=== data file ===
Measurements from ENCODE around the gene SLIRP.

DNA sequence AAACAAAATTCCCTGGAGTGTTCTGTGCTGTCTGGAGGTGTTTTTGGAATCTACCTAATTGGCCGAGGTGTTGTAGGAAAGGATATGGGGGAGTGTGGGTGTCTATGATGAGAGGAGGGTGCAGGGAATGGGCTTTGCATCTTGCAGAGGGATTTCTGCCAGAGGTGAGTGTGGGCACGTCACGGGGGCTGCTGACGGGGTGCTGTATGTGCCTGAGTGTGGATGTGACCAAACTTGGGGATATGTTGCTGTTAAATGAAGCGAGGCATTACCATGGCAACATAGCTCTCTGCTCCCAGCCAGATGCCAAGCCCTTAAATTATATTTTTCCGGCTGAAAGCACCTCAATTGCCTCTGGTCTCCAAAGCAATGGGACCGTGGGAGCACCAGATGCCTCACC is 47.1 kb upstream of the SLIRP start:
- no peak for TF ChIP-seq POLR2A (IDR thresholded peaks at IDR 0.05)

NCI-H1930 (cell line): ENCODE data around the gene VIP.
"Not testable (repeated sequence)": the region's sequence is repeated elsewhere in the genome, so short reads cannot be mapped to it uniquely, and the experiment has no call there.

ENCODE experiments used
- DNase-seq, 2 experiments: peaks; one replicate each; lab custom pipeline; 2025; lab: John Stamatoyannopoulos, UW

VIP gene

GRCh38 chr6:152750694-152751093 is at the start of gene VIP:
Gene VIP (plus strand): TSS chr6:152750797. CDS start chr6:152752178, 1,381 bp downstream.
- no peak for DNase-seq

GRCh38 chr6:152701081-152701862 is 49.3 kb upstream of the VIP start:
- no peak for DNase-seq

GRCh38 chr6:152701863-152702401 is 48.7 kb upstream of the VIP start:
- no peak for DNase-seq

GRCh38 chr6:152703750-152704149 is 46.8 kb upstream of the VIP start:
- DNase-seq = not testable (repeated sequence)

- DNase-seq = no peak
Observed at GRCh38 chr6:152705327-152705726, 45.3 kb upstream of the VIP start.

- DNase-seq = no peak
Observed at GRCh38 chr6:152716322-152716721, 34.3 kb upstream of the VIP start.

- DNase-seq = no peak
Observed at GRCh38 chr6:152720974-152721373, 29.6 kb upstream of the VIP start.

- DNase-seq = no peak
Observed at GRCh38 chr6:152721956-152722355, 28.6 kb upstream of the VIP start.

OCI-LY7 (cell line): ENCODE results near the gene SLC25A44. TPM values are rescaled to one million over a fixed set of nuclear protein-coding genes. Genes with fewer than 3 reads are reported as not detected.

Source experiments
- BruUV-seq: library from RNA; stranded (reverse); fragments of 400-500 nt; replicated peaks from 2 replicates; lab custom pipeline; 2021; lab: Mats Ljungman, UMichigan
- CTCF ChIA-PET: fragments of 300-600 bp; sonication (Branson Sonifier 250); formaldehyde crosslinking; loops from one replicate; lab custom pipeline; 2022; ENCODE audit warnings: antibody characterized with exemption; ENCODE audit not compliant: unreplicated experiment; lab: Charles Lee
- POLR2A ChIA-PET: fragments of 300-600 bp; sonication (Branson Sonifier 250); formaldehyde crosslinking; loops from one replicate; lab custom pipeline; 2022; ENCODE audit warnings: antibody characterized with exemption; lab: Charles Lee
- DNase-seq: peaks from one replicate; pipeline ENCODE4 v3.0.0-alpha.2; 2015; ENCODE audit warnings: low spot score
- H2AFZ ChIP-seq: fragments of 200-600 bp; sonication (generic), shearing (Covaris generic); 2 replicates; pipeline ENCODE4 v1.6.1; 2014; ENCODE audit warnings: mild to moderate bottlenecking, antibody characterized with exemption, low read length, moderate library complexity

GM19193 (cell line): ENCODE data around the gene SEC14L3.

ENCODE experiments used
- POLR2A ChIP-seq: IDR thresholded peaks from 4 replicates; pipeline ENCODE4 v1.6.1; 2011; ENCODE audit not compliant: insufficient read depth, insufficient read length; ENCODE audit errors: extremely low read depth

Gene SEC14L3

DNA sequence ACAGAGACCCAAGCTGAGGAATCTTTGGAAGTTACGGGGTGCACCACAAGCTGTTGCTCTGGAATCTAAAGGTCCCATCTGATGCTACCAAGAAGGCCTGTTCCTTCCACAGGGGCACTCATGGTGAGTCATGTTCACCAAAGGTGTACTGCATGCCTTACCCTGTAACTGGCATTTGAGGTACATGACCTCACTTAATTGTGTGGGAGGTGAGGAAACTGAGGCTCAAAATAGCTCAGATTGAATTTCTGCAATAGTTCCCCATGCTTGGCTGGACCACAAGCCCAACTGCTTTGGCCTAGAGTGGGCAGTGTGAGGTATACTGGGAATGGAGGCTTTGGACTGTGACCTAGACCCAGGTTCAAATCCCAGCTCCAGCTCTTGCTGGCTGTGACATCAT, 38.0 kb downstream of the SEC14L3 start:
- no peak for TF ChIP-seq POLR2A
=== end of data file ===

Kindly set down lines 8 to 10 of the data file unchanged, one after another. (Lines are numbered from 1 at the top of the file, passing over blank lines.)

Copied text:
VIP gene

GRCh38 chr6:152750694-152751093 is at the start of gene VIP:
Gene VIP (plus strand): TSS chr6:152750797. CDS start chr6:152752178, 1,381 bp downstream.